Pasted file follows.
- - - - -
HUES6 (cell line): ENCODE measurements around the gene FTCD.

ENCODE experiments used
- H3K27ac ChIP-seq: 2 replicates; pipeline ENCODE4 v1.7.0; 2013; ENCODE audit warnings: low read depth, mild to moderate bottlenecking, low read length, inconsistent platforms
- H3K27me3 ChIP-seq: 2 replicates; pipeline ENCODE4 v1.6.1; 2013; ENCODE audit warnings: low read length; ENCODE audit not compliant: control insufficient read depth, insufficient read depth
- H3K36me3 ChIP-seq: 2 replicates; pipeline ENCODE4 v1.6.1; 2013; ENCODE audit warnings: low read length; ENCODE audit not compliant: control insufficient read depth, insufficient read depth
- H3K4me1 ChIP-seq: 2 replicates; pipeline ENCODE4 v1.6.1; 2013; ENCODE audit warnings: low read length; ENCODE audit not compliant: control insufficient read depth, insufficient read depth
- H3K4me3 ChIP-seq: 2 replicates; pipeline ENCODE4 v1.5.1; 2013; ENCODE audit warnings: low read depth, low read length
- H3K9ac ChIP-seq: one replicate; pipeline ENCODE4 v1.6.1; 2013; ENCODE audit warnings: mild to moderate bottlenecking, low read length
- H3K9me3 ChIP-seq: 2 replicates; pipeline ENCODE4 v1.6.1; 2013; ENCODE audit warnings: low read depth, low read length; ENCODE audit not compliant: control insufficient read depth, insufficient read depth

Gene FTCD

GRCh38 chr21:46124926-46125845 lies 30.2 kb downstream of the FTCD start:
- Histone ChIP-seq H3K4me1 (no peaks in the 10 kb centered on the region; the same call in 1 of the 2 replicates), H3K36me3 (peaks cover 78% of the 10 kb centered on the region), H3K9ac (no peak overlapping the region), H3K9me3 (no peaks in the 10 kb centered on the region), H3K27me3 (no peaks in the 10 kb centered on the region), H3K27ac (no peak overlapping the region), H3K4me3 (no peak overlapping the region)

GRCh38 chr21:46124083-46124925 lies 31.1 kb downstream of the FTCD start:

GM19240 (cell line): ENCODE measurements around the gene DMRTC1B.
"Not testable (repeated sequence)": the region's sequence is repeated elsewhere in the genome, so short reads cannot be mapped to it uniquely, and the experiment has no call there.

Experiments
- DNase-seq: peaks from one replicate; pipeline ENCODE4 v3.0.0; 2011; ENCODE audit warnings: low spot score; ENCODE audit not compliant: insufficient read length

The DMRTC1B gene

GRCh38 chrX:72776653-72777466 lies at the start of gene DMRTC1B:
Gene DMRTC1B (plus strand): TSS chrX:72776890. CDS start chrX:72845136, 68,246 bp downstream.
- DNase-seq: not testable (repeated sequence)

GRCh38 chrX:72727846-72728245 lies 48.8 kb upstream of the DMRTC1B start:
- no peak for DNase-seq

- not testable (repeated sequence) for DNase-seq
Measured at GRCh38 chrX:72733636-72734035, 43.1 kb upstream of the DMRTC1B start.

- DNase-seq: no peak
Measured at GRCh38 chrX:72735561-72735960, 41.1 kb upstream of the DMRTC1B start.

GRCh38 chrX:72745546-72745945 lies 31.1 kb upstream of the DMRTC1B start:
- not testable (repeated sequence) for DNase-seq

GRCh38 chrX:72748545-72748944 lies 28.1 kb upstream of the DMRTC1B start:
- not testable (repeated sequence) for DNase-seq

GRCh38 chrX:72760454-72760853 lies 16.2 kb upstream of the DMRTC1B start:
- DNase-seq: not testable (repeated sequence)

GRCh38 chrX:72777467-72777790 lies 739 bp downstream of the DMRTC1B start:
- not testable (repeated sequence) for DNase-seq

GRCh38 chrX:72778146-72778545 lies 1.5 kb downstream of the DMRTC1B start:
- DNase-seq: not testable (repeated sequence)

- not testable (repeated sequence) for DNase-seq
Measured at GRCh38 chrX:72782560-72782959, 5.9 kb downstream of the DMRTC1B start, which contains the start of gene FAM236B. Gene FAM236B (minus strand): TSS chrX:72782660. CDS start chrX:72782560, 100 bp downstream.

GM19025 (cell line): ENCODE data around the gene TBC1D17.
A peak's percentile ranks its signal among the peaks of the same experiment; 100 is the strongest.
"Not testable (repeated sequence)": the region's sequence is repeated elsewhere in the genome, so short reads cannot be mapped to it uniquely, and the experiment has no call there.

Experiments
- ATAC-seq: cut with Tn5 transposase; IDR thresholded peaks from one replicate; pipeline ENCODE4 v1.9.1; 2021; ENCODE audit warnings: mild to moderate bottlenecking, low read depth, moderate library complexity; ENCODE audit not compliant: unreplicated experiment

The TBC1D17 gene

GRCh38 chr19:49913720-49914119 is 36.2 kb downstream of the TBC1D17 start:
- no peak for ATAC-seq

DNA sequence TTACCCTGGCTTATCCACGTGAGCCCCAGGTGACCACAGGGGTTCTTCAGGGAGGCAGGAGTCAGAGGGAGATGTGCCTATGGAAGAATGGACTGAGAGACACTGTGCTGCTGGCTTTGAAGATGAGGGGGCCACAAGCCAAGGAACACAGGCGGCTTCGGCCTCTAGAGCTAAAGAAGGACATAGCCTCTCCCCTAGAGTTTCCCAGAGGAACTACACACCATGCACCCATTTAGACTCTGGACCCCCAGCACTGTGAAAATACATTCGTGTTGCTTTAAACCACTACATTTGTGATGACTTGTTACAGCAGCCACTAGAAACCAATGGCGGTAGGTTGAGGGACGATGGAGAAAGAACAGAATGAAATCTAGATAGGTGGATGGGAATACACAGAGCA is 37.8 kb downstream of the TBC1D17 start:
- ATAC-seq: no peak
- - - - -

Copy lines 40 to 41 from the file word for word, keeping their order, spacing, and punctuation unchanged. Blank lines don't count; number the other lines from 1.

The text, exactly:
GM19025 (cell line): ENCODE data around the gene TBC1D17.
A peak's percentile ranks its signal among the peaks of the same experiment; 100 is the strongest.